Out of fear, I panicked. I had to get out of there. When I turned to leave, my foot caught in a root jutting out from the ground, sending me face down. The rustling of the dried leaves gave away my location. Before I could get up, the men were upon me. Cargo pants grabbed my arm and hauled me to stand straight.
“I told you there was someone Saheb.”
“Shut up, you dimwit.” After shouting at the villager, he turned to me. His hands were boring into my arm. The tight grip hurt. He was too strong for me.
“What are you doing here?” Cargo pants barked into my ear.
I winced, but the fear, pain, and panic made my throat dry. “Ah, a”
Before I could form a complete word, his hand landed across my cheeks. A metallic taste filled my mouth. My ears stung with the impact.
“Who are you? Speak, or you will get another one.” His eyes were wild and stone cold.
“Leave him, Saheb. He seems to be deaf and dumb.”
I looked at the villager. He was staring at me as if giving me some message.
Cargo pant’s grasped the hair on my neck, pulling them to straighten me, forcing me to look into those feral dark brown eyes. “Are you deaf and dumb?” His fingers dug into my neck. I nodded.
He eased his hold. “Get that stole. Tear it into two.” Cargo pants instructed the villager.
One-piece went over my eyes and another through my mouth. With a rope, they tied together my hands and legs. They left me on the ground. The sounds of the spade broke the silence of the forest. After a while, there was a pause in the digging. A thud broke the eerie silence of the forest, and the spadework started again. My tears soaked the cloth. No amount of wiggling to free myself helped. The cloth in my mouth and the rope were hurting. Exhaustion got the better of me, and I must have blacked out.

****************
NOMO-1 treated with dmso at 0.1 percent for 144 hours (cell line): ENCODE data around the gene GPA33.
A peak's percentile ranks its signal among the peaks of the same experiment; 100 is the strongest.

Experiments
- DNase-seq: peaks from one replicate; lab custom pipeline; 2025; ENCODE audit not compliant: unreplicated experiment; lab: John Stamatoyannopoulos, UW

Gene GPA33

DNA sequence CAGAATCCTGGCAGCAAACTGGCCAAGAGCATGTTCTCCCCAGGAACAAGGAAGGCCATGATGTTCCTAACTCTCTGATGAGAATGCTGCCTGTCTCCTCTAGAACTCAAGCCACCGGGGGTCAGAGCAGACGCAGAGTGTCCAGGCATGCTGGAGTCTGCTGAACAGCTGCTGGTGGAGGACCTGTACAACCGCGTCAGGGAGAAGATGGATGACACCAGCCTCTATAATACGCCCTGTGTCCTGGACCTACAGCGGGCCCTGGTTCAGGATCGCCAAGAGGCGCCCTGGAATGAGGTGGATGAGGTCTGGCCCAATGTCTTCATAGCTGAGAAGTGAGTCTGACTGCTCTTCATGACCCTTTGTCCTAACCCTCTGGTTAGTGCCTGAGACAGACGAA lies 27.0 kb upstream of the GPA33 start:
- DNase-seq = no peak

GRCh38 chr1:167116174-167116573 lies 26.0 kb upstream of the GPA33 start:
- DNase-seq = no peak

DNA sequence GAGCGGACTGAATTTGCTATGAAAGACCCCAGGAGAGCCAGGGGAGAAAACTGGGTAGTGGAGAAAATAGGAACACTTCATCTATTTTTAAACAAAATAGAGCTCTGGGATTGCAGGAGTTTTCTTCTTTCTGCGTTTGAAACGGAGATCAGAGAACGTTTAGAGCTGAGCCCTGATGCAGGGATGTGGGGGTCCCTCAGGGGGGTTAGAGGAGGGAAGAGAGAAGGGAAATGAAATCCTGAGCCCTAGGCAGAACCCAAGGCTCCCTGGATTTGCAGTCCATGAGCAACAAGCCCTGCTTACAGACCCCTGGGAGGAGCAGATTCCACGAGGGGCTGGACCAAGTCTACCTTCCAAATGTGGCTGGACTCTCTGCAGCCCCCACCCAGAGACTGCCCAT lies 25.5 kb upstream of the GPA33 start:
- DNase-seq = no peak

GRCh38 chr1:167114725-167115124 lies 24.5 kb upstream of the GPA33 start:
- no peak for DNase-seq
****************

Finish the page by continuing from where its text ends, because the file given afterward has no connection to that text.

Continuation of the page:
When I woke up, I found myself here.
What trouble have I gotten myself? I was on vacation and rented a cottage from a friend amidst an orchard in a small village on the Kumaon hills. Away from the crowds of Nainital. The cabin was quaint with two rooms, a kitchen, and a fireplace. I wanted solitude to get away from my life. The last few months had been tough. My professional and personal life had taken a big hit.
When I got to the cottage, I fell in love with it in an instant. There was no one to bother me. A helper came once a day to clean the house and bring groceries—the only human contact. I was enjoying my stay here. The early morning walks, eating fruits plucked from trees, watching the Sun move across the Himalayan ranges at dawn and dusk. Most important of all, after a long time, I had my creative juices flowing again. I had put pen to paper and started writing my next novel. I spent the nights cherishing the stillness and looking at the stars from the window across my bed.
Stillness, Ah, how addictive it was. The memory of the silent nights gave me an idea. If I focused and listened to the rain, it would melt into background noise. My ears would get accustomed to it, and then I could separate any other sound.
My senses and sanity were the only things that would help me survive this ordeal and get out of here. The helper at the cottage may have noticed I had been missing. Would he worry? He was the one who told me about the trails in the nearby forest.